Daniel Bryan’s retirement and the recent NFL concussion stories intersect in a way that leaves me feeling like a hypocrite

After months of speculation and a stream of glib, defensive sarcasm on part of WWE fans, we all have to finally admit that Daniel Bryan has retired from professional wrestling.

There’s a finality to that reality that wrestling fans simply aren’t used to. Such closure is uncomfortable, a squirming feeling that comes from an inability to tune in next week and see what happens next.

As fans wrestling fans we’re trained from the beginning to expect a payoff to come later. There’s always next week. A new episode of RAW. A new cycle to begin; a never-ending parade of emotion, fisticuffs, and twenty minute promos.

Perhaps that is why so many people were insistent that Bryan’s retirement had to be a story line. After all, everything else has been up for grabs as story material, even the “death” of Vince McMahon.

Alas, the show is over and the American Dragon has left the spotlight for the last time.

It’s the kind of non-closure that only longtime soap opera viewers and fans of short-lived cartoons such as Young Justice can relate to. This is the end of Bryan Danielson’s story as a performer, but the start of a new tale in a life that has been saved from the savagery and abuse that comes with entertaining millions of fans across the world in professional wrestling.

The silver lining at the end of this sad tale is that Daniel Bryan, by retiring now, has possibly saved himself and his family the future pain that comes along with decades of physical damage and pushing oneself far past the breaking point. Former WWE superstar Edge retired in 2011 under similar circumstances, days after winning the WWE Championship at WrestleMania.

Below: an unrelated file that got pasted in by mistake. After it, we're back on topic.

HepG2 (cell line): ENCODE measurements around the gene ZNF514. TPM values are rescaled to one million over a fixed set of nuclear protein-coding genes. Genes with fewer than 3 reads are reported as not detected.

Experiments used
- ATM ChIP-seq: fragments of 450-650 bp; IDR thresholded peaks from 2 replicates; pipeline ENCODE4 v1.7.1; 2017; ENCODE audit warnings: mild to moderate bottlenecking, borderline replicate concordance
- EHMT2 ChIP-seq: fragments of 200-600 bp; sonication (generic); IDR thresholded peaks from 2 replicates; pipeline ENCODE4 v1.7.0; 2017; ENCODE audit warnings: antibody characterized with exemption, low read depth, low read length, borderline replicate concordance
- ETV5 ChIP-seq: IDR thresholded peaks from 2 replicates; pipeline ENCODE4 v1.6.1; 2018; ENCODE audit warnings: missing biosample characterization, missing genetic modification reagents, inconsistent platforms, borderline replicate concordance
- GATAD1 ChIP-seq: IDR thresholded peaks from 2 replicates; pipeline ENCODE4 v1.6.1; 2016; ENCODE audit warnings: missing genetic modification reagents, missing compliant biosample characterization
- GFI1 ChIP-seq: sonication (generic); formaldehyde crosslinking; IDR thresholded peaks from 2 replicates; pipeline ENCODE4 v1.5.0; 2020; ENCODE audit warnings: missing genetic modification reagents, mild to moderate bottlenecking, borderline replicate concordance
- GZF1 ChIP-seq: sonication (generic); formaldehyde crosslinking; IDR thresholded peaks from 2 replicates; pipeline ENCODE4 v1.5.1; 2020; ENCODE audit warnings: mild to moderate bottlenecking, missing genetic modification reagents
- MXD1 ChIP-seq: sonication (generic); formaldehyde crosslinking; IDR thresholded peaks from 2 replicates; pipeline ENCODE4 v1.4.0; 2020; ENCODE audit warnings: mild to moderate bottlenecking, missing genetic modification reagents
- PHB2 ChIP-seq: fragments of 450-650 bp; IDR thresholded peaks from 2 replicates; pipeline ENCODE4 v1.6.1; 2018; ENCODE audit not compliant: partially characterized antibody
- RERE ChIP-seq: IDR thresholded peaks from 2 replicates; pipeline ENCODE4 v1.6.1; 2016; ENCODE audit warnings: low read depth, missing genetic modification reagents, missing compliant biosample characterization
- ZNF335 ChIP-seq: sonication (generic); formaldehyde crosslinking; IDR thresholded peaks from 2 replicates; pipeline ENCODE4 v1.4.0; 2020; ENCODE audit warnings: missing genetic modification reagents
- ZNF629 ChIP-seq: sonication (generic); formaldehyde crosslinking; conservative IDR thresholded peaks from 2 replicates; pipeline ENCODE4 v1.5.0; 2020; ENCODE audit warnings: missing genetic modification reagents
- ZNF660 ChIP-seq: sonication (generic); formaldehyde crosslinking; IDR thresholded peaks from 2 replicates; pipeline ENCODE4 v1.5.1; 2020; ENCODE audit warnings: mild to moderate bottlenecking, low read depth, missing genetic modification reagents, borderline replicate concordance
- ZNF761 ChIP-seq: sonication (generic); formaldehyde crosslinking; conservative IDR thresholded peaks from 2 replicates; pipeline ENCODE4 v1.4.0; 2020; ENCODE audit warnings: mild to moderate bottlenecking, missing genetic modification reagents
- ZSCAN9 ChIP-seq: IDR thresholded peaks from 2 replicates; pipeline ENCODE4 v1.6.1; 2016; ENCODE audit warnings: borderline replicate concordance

In his own retirement speech, Edge voiced a similar thought: Don’t feel bad for the world famous but physically damaged performer. He had received a second lease on life and a chance at post-wrestling peace that the likes of Eddie Guerrero and Andre the Giant were never granted.

It’s in that thought where wrestling fans are more than willing to let go of a modern day legend like Daniel Bryan, but it’s also where many people find themselves questioning the very fandom we hold onto so tightly.

There’s been a lot of talk about how well WWE has handled the Bryan concussion situation and that the NFL could learn a lesson from the wrestling promotion. On the outside this seems to hit the nail on the head, as the NFL’s own struggles with injury and how they’re handled after the fact have been well documented.

For many fans, including myself, the NFL has turned to metaphorical offal in the mouths of fans who can no longer stomach watching the barbarism and physical damage that professional football players suffer, all in the name of a sport that brings in an ungodly amount of money.

With more concussion lawsuits to come as the bodies of more former NFL players pile up, the evidence against the NFL becomes too much to bare. I grew up a football fan and have spent years of my life and vast amounts of money to enjoy the product. In light of the damage that players such as Junior Seau, Ken Stabler, and even the 27 year-old Tyler Sash have suffered, I simply can’t watch the game I used to love in the same way.